The board of the Scottish FA met yesterday to review the Interim Report provided by Martin Henry, the lead member of the team appointed in early 2017 to undertake the Independent Review of Sexual Abuse in Scottish Football.
We are grateful to Martin and his team for their diligence and professionalism in providing a comprehensive interim report and delivering such a detailed and important piece of work.
Above all, we are thankful to those with personal experience of sexual abuse in Scottish football who have contributed to the review. We do not underestimate the impact of sharing their experiences and we are determined to learn lessons for the benefit of children and young people playing football today.
It was incumbent on us to take the requisite time to digest the Interim Report in full and discuss the implications for and with all relevant Scottish football stakeholders, as well as providing a framework for implementation of the report’s recommendations. To that end, Martin attended yesterday’s board meeting to provide personal context to his report.
The board has sanctioned the immediate appointment of an Implementation Manager to work alongside our Child Wellbeing and Protection Manager and oversee the critical next phase. This will involve a significant outreach to all parts of the national game and external stakeholders to establish relevant jurisdiction to each recommendation and a practical timeline for recommendations to be actioned.
As well as the appointment of an Implementation Manager, the board has also approved the creation of a Safeguarding Advisory Group as recommended in the report. While the composition will be confirmed in due course, the Scottish FA can confirm that Karyn McCluskey will become a member of that group. As an Independent Director of the Scottish Professional Football League, Karyn’s presence and relevant experience will be vital in ensuring a co-ordinated approach to implementation.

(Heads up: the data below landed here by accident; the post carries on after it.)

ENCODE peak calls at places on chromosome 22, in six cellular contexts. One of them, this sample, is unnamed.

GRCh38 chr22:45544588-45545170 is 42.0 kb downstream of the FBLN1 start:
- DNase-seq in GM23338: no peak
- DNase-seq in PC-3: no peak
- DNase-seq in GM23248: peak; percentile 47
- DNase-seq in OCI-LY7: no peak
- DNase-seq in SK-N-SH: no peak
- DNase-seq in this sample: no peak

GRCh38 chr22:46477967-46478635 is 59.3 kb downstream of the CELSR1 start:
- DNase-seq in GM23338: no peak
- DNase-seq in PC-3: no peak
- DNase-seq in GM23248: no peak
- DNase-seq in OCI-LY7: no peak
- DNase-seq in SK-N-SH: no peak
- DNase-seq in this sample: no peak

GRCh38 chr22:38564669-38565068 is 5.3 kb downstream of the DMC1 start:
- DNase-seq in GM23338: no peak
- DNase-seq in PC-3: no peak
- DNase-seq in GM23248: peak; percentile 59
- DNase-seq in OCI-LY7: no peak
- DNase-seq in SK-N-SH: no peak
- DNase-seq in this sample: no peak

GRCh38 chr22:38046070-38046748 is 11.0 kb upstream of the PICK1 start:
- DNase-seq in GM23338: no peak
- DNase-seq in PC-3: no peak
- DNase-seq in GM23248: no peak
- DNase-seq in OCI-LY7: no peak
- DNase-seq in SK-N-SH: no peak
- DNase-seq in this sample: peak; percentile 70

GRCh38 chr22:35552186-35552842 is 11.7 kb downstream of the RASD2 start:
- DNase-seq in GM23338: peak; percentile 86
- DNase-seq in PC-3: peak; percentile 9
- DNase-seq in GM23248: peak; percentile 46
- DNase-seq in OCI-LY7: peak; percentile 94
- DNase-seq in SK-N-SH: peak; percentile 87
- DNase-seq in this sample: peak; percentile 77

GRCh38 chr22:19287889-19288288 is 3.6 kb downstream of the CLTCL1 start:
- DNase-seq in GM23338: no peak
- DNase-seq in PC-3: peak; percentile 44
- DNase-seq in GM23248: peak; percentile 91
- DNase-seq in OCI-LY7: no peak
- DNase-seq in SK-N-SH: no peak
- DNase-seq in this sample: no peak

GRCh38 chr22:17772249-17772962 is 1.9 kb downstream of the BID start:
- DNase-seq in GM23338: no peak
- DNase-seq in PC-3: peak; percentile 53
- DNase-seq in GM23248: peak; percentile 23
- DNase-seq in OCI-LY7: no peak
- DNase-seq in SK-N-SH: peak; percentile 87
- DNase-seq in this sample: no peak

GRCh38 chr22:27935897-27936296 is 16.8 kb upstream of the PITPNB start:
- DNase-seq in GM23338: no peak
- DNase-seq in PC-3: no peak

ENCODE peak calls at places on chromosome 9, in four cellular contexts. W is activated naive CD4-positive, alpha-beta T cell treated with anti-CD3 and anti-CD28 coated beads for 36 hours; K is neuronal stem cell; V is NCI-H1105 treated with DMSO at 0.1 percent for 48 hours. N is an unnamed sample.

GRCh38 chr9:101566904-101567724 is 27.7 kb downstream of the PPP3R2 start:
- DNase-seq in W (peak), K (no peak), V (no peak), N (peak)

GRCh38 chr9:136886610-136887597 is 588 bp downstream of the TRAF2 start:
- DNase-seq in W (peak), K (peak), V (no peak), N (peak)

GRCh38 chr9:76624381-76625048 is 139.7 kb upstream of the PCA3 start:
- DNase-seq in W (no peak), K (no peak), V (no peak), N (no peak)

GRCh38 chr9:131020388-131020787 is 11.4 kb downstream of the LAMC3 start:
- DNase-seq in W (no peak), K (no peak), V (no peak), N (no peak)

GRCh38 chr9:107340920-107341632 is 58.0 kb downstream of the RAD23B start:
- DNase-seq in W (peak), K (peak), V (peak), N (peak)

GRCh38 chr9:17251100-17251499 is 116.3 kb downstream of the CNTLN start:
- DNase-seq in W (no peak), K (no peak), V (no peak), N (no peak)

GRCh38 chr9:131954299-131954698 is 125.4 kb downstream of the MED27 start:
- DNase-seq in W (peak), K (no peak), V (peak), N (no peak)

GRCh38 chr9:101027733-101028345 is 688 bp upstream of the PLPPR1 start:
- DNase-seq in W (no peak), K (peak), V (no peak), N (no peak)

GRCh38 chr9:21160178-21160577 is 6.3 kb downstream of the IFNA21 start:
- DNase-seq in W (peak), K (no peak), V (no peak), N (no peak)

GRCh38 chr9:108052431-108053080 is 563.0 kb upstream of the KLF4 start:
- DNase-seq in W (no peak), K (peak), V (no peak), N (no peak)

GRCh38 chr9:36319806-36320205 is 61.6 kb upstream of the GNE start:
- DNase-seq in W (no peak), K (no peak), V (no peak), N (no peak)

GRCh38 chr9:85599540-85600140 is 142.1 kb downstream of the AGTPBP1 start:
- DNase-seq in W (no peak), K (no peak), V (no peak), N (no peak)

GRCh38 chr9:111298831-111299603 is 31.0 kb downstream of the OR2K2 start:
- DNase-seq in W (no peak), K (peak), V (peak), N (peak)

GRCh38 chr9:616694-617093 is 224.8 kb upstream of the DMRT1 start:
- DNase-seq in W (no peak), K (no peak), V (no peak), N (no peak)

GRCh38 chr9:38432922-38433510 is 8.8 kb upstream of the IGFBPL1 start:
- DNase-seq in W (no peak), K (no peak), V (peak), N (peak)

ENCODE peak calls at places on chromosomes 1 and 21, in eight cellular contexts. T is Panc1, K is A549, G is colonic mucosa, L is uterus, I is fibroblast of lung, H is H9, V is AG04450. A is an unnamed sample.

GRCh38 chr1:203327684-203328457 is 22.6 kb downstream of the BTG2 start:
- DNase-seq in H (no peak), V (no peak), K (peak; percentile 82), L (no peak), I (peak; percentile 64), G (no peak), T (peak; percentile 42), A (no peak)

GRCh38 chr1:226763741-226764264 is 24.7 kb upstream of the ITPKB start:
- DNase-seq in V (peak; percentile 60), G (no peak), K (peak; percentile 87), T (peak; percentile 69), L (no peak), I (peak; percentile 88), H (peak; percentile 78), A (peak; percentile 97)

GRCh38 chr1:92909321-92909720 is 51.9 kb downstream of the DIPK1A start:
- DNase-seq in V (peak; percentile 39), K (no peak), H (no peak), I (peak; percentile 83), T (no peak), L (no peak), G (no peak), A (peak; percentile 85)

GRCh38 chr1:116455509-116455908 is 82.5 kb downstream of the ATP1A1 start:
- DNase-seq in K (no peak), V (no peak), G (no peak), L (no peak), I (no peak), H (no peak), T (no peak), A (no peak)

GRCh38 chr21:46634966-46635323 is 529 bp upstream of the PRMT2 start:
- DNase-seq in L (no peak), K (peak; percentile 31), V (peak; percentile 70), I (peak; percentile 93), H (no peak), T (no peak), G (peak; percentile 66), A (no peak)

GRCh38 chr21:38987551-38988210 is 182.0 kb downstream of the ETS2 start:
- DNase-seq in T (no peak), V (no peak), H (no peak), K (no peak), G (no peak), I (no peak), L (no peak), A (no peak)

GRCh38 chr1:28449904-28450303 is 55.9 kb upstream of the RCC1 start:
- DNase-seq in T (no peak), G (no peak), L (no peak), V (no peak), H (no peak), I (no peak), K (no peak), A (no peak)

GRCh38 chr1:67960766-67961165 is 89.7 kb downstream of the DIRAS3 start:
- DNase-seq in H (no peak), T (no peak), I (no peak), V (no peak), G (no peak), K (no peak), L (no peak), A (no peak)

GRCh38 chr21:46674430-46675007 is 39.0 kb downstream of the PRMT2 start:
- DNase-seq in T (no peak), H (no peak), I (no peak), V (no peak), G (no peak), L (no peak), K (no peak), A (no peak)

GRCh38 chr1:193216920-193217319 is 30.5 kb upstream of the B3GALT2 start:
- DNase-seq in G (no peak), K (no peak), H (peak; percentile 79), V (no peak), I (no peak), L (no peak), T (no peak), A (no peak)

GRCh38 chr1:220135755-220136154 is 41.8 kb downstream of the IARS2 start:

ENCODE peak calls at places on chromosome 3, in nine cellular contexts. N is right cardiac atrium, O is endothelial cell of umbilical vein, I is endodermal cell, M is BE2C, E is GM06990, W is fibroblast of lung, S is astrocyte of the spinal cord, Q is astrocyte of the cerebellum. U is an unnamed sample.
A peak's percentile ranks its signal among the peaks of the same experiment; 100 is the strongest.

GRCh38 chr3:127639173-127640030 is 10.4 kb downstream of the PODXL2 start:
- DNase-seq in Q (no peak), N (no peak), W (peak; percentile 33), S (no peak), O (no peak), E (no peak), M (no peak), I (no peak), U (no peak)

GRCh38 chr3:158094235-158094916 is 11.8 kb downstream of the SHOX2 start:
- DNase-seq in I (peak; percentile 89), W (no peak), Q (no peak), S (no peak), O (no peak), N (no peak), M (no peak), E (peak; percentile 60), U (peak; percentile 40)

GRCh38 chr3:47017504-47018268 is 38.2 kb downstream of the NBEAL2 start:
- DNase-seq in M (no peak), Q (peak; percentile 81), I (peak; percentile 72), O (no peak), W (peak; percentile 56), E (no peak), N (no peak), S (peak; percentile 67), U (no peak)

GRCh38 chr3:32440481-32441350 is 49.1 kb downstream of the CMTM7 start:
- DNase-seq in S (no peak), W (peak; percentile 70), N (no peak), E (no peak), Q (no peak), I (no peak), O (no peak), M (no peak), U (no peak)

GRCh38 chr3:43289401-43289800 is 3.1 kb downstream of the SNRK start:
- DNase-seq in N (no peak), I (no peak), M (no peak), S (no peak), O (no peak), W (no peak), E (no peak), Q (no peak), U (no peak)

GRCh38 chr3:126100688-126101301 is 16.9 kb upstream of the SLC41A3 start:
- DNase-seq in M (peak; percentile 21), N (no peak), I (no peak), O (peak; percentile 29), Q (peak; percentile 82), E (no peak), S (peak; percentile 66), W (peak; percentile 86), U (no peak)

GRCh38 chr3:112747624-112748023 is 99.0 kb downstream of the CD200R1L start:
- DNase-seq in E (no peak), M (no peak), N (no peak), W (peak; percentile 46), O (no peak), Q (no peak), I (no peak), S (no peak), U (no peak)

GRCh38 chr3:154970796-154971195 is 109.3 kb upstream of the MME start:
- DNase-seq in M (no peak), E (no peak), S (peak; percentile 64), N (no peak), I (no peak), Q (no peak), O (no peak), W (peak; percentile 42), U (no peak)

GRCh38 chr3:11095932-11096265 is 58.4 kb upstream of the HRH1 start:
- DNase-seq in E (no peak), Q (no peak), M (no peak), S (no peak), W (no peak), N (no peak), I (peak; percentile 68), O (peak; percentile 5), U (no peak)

It is worth noting that the Scottish FA has made a number of improvements in the past year to implement the board directive on wellbeing and protection issued in 2016. This has included the adoption of consistent policies and procedures by all members as well as the training of almost 12,000 people on child wellbeing and protection by 700 club Child Wellbeing and Protection Officers across the country.
Ian Maxwell, Scottish FA Chief Executive: “On behalf of Scottish football I would like to offer my most heartfelt apology to those with personal experience of sexual abuse in our national game. We acknowledge the very deep impact experiences of sexual abuse has had on many individuals and that is why we are strongly committed to learning from these experiences.
“While I have only recently assumed the role of Chief Executive, I would like to thank my predecessors, Stewart Regan and Andrew McKinlay, for the conviction demonstrated in commissioning the independent review, and the empathy shown to survivors throughout.
“We are pleased that the report has recognised the progress that the Scottish FA and its members have made since the board issued a directive in 2016, however, we recognise there is still much to do. As the report also states, football provides a tremendous outlet for young people in Scotland and it is our responsibility to protect and cultivate that for future generations.
“As a former club chief executive, coach and player I understand the steps taken in recent years to improve the area of child wellbeing and protection. Above all, I am a father and my commitment is to ensure that the Scottish FA – with the support of its member clubs, organisations and partners – implement the necessary recommendations to ensure that Scottish football is a safe and enjoyable environment for all.”
The interim report and appendices can be viewed here and the full report will be published upon the conclusion of ongoing criminal trials.